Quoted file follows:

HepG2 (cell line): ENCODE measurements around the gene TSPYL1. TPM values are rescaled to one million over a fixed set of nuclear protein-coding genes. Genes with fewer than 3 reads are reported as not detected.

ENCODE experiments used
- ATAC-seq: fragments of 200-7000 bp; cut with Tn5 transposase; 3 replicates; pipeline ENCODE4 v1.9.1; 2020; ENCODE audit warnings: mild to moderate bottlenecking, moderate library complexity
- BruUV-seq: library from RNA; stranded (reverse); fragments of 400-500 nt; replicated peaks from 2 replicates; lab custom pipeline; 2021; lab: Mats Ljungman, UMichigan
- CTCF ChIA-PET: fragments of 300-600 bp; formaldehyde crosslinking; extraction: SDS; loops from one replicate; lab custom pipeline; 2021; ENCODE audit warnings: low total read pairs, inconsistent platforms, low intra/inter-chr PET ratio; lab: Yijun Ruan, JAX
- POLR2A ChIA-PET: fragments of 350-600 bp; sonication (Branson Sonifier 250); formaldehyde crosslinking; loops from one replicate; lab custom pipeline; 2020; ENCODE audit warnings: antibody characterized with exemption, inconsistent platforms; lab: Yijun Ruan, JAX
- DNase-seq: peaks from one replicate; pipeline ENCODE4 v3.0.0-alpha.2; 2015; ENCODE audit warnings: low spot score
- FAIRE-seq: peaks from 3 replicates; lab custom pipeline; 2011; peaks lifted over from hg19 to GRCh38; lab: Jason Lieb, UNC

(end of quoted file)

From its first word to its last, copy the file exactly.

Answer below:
HepG2 (cell line): ENCODE measurements around the gene TSPYL1. TPM values are rescaled to one million over a fixed set of nuclear protein-coding genes. Genes with fewer than 3 reads are reported as not detected.

ENCODE experiments used
- ATAC-seq: fragments of 200-7000 bp; cut with Tn5 transposase; 3 replicates; pipeline ENCODE4 v1.9.1; 2020; ENCODE audit warnings: mild to moderate bottlenecking, moderate library complexity
- BruUV-seq: library from RNA; stranded (reverse); fragments of 400-500 nt; replicated peaks from 2 replicates; lab custom pipeline; 2021; lab: Mats Ljungman, UMichigan
- CTCF ChIA-PET: fragments of 300-600 bp; formaldehyde crosslinking; extraction: SDS; loops from one replicate; lab custom pipeline; 2021; ENCODE audit warnings: low total read pairs, inconsistent platforms, low intra/inter-chr PET ratio; lab: Yijun Ruan, JAX
- POLR2A ChIA-PET: fragments of 350-600 bp; sonication (Branson Sonifier 250); formaldehyde crosslinking; loops from one replicate; lab custom pipeline; 2020; ENCODE audit warnings: antibody characterized with exemption, inconsistent platforms; lab: Yijun Ruan, JAX
- DNase-seq: peaks from one replicate; pipeline ENCODE4 v3.0.0-alpha.2; 2015; ENCODE audit warnings: low spot score
- FAIRE-seq: peaks from 3 replicates; lab custom pipeline; 2011; peaks lifted over from hg19 to GRCh38; lab: Jason Lieb, UNC